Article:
This Isn’t Your Typical Grief: Part of the Pandemic We’re Not Talking Enough About

Image via Child Guidance Resource Centers.

Right now, there is a lot for every one of us to grieve.

Cancelled trips, baby showers, weddings, birthday celebrations.

People have lost a paycheck and financial stability, time with loved ones, freedom and flexibility.

You have the right to grieve, especially as the unknown time for social distancing gets lengthened.

In this article by Scott Berinato, he writes about the different kinds of grief. We are all going through different stages of grief at different paces.

  • There’s denial, which we say a lot of early on: This virus won’t affect us.
  • There’s anger: You’re making me stay home and taking away my activities.
  • There’s bargaining: OK, if I social distance for two weeks everything will be better, right?
  • There’s sadness: I don’t know when this will end.
  • And finally there’s acceptance. This is happening; I have to figure out how to proceed.

We’re each somewhere different between anger and acceptance right now, and that’s OK. Take your time.

Grief is not a competition. We all feel pain and loss, just under different circumstances.

Name something and we take away some of its power, allowing ourselves the space to make positive change. So let’s call it out: it’s OK to feel sad and experience grief in this transitional and temporary time.  We all are.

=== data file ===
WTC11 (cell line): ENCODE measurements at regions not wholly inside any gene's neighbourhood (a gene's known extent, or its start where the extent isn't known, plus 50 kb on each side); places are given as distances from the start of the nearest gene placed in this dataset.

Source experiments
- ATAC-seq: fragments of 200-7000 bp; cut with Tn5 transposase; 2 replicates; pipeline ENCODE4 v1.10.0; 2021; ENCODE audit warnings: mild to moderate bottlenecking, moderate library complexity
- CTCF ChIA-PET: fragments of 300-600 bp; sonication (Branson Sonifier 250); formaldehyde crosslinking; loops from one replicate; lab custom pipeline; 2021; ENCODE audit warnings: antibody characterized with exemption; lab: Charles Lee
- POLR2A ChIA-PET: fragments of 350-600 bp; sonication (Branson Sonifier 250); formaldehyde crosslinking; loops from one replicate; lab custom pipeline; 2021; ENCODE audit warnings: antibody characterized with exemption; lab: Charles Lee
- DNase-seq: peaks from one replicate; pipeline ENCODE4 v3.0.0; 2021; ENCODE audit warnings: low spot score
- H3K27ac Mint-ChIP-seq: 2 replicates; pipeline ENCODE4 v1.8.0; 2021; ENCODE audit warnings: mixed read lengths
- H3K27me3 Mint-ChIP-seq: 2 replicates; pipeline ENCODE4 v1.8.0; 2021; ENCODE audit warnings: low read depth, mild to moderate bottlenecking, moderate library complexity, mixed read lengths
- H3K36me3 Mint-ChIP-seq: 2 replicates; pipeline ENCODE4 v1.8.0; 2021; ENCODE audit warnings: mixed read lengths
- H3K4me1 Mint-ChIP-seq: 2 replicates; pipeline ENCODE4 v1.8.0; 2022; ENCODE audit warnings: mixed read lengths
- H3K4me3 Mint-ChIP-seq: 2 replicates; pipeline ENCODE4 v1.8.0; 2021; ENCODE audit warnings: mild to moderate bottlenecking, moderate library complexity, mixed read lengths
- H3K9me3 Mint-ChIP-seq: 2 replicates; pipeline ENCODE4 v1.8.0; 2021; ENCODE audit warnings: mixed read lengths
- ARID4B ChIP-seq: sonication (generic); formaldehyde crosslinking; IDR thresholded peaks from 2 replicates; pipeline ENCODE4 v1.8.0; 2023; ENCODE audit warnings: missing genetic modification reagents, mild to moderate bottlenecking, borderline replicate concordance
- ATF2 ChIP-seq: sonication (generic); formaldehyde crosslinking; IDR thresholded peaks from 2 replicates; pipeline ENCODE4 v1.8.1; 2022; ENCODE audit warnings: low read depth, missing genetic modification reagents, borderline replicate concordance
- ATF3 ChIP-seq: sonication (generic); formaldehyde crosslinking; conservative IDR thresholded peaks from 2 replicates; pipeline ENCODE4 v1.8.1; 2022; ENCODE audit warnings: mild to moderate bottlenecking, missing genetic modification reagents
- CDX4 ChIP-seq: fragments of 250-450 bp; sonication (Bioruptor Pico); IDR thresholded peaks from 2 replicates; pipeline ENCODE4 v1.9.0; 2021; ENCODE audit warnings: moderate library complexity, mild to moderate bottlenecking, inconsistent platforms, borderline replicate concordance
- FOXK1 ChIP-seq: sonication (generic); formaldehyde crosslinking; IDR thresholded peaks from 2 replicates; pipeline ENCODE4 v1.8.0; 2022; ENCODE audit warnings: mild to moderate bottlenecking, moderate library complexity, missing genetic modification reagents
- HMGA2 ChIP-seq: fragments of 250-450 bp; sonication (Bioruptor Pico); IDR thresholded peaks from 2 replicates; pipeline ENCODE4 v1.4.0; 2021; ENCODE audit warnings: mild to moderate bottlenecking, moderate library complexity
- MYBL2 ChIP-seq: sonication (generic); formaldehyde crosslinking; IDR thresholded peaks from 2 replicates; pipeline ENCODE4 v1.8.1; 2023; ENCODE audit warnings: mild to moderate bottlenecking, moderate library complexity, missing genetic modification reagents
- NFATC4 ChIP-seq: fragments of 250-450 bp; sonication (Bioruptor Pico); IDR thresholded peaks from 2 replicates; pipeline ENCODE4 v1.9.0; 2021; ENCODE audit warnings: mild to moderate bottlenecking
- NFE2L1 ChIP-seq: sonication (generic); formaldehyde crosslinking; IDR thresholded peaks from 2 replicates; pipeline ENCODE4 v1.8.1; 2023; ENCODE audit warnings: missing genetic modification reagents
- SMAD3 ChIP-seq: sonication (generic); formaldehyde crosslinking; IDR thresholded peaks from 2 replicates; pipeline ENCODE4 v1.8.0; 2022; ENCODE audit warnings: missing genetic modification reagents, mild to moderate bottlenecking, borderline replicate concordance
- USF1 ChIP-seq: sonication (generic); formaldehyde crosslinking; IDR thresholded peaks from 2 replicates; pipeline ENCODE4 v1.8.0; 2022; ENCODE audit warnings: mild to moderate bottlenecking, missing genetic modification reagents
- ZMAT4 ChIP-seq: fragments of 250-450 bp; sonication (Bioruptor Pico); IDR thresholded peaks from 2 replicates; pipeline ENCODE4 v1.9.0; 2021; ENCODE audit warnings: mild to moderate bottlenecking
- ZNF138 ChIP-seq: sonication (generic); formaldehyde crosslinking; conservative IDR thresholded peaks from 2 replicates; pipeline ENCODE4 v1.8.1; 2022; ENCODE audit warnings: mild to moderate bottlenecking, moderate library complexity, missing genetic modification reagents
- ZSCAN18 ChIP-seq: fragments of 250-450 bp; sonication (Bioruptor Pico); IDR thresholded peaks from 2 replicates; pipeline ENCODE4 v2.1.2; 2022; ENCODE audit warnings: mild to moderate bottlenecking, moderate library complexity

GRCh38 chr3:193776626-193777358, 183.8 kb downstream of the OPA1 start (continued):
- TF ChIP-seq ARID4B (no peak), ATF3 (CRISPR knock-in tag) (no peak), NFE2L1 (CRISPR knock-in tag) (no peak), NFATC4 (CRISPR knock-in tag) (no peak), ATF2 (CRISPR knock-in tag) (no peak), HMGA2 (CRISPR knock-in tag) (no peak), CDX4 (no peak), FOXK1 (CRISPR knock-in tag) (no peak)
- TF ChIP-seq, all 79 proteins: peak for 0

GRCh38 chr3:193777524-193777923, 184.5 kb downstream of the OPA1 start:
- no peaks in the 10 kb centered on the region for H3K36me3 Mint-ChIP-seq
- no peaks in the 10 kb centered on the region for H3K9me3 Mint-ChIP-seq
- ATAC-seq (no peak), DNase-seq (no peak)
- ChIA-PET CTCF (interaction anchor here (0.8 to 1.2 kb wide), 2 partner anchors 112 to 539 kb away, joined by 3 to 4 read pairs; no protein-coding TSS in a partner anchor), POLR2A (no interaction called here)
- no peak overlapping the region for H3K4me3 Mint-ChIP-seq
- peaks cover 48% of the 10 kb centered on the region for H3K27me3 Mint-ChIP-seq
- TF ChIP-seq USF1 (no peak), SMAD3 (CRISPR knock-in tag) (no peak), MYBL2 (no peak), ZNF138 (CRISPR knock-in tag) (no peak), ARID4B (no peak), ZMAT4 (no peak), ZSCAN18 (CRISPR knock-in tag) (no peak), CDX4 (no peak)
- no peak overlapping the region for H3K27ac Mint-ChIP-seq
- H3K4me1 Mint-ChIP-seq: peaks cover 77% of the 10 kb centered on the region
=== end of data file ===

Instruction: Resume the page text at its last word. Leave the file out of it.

So let’s take extra good care of ourselves. Be gentle with yourself and one another. Practice compassion and empathy. This is the very first time you’ve gone through something like this.

In the first episode of Brenee Brown’s new podcast, Unlocking Us. She talks about the feeling we get when we experience something for the first time. Whether good, bad, or neutral, a first time is vulnerable and can evoke overwhelming emotions.

Right now, we are living in a global first time. No one knows how to live in this world. We are all quite literally doing our best in each moment, and that best is different for everyone.

It’s OK to feel sad. In fact, it’s a good thing! Once we understand what we are experiencing, we can make changes to that experience. We can then understand why we feel “off” and work toward feeling better.

Take baby steps. Treat yourself as you would your best friend. Reach out to your supports. We are all in this together. Perhaps most importantly, believe it will get better. It always does.


Lauren Pescatore is a family, child, and adolescent therapist who has been with Child Guidance for seven years. She is currently a Family First clinician. She is a Licensed Social Worker (LSW) and preparing to obtain her clinical license (LSCW) later this year.

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